To study the immune characteristics of IgA+ CD138+ cell subsets in lung metastases, we analyzed the number of PD1+ cells in the lung metastases, spleen, and blood of Erbin−/− mice by flow cytometry, and found that the number of PD1+ lymphocytes cells in the above organ especially lung was markedly lower than that of the control mice (Fig. 5a, b). Further, we studied the ratio of PD1+ in IgA+ CD138+ cells in the above three organs. Flow cytometric analysis showed that the number of PD1+ cells in IgA+ CD138+ cells of the three organs was significantly lower in Erbin−/− mice than that in the controls (Fig. 5c). Especially, the number of PD1+ IgA+ CD138+ cells in the lung of control mice was about 4 times as more as that in Erbin−/− mice (Fig. 5a, c). IHC results showed that the number of IgA+ cells in the lung metastases of Erbin−/− mice was significantly more than that of the control group, while the number of PD1+ cells was significantly less than that of the control group (Fig. 5d–f).
In cKO mice, flow cytometric analysis indicated that the number of PD1+ in IgA+ cells of lung metastases tended to decrease to 1/5 compared with that in control mice (Fig. 5g). Furthermore, when we analyzed the number of PD1+ cells in the populations of IgA+ CD138+, IgG+ CD138+, IgM+ CD138+ cells, we found that the number of PD1+ IgA+ CD138+ was significantly decreased in lung metastases of cKO mice compared with that of the control mice (Fig. 5h). The number of PD1+ IgA+ CD138+ cells of lung metastases in Erbin B-cell cKO mice was only equivalent to half of that in control mice (Fig. 5h). The number of PD1+ IgG+ CD138+, PD1+ IgM+ CD138+ was not changed significantly in cKO mice compared with that of the control mice (Fig. 5h). Additionally, the number of PD1+ IgA+ CD138− was not changed significantly in the lung metastases of the cKO mice compared to that of the control mice (Fig. 5i). In these IgA+ cells of the lung metastases, we found that the proportions of PD1+ CD5+ and PD1+ CD11b+ cells from cKO mice were not significant changed compared with that in control mice (Fig. 5j). In short, our study showed that the subset of IgA+ CD138+ cells functioned in lung metastasis of CRC and Erbin deletion led to aggregation of IgA+ CD138+ with low expression of PD1.
Deletion of Erbin in B cells enhances the killing effects of CD8+ T cells on tumor cells
We investigated whether Erbin deletion, especially deletion in B cells, will exert its effects for killing tumor cells by T cells in Erbin−/− and cKO mouse models. The results showed that the numbers of CD4+ T cells (Fig. 6a), CD4+ PD1+ cells (Fig. 6b), and CD4+ IFNγ+ cells (Fig. 6c) in the lung metastasis of Erbin−/− mice and cKO mice were not significantly different from that of the control mice. Interestingly, the numbers of Treg (CD4+ Foxp3+) cells in lung metastases from the two types of Erbin knockout mice were lower in that from control mice (Fig. 6d).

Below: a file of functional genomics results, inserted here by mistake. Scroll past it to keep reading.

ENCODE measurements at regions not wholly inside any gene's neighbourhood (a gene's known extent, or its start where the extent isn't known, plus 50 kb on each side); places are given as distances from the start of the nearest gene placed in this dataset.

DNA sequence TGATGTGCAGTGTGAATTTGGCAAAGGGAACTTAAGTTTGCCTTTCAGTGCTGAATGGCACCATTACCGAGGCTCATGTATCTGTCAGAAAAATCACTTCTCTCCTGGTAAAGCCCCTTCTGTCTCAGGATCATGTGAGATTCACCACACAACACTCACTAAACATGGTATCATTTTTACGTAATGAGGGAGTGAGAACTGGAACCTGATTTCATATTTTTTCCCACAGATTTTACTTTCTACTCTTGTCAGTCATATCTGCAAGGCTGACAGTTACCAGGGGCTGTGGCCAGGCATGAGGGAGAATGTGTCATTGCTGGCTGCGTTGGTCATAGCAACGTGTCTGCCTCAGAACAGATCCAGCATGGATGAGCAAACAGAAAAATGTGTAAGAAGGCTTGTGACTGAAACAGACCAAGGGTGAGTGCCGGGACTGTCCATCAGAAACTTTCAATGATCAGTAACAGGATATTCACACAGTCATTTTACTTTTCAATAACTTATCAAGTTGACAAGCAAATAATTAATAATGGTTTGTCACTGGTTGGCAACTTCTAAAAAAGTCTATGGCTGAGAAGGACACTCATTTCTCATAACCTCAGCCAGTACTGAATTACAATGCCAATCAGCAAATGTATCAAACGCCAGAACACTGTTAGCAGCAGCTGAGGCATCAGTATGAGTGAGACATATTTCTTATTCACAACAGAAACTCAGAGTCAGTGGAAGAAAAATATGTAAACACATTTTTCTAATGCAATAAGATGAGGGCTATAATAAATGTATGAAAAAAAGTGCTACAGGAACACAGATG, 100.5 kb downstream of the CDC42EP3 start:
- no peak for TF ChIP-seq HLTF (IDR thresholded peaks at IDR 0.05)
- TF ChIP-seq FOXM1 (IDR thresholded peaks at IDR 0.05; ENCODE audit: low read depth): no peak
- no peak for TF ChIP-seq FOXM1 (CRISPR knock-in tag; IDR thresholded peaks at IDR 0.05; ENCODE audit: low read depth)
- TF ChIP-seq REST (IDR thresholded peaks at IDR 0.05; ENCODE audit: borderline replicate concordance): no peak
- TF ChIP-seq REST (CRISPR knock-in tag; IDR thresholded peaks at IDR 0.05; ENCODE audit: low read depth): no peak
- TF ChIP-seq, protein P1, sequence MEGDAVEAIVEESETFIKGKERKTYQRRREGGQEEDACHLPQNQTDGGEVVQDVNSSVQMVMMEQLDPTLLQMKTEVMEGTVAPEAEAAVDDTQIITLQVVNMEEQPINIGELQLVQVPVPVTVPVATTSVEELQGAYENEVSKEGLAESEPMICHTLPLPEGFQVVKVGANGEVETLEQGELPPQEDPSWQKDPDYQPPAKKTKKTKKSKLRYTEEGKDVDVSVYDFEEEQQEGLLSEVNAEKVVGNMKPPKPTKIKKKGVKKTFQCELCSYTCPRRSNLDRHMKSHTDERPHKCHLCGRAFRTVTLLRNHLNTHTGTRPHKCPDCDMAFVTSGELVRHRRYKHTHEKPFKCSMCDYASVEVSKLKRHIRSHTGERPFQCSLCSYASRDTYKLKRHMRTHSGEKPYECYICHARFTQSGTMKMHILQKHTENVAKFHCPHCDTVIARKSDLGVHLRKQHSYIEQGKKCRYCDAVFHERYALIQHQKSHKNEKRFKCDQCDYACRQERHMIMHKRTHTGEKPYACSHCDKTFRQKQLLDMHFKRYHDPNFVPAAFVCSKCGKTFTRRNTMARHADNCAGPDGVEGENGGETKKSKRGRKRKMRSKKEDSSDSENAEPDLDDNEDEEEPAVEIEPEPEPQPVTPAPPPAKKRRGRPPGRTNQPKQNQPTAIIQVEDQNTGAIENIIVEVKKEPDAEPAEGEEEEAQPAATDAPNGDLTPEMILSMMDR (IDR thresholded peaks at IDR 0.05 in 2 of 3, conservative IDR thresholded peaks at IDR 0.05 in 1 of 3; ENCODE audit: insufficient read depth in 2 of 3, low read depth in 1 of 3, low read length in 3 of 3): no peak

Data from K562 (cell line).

Importantly, the numbers of CD8+ T cells (Fig. 6e) were significantly higher while PD1+ CD8+ T cells (Fig. 6f) were significantly lower in the lung metastases from the two Erbin-deficient mice than that from control mice. Furthermore, we investigated the changes of functional CD8+ T cells, which secreted the killer molecules Perforin, Granzyme B (GrzB), and Interferon-γ (IFNγ) in these animal models. Our results demonstrated that the number of CD8+ T cells secreting Perforin was significantly higher in the lung metastases of Erbin-deficient mice than that of control mice (Fig. 6g). The number of CD8+ T cells secreting GrzB was not changed significantly in lung metastases of Erbin-deficient mice and control mice (Fig. 6h). The number of CD8+ T cells secreting IFNγ was significantly lower in the lung metastasis of Erbin−/− mice than that of control mice, and the number of CD8+ T secreting IFNγ in lung metastasis of B cells specific Erbin deletion mice tends to decrease compared with that of control mice although the difference was not statistically significant (Fig. 6i). These results suggested that deletion of Erbin or deletion of Erbin in B cells exerted its effects for killing tumor cells by the help of CD8+ T cells secreting Perforin.
Further, we determined the main effects of B-cell-specific deletion of Erbin on the proliferation of CD4+ T cells and CD8+ T cells in lung metastases of animal models. We found that the proliferation of CD4+/CD8+ T cells was increased significantly in lung metastasis of B cells specific Erbin deletion mice compared with that of control mice (Fig. 6j, k), further supporting that Erbin-deficient B cells acted its effects mainly by affecting CD8+ T cells.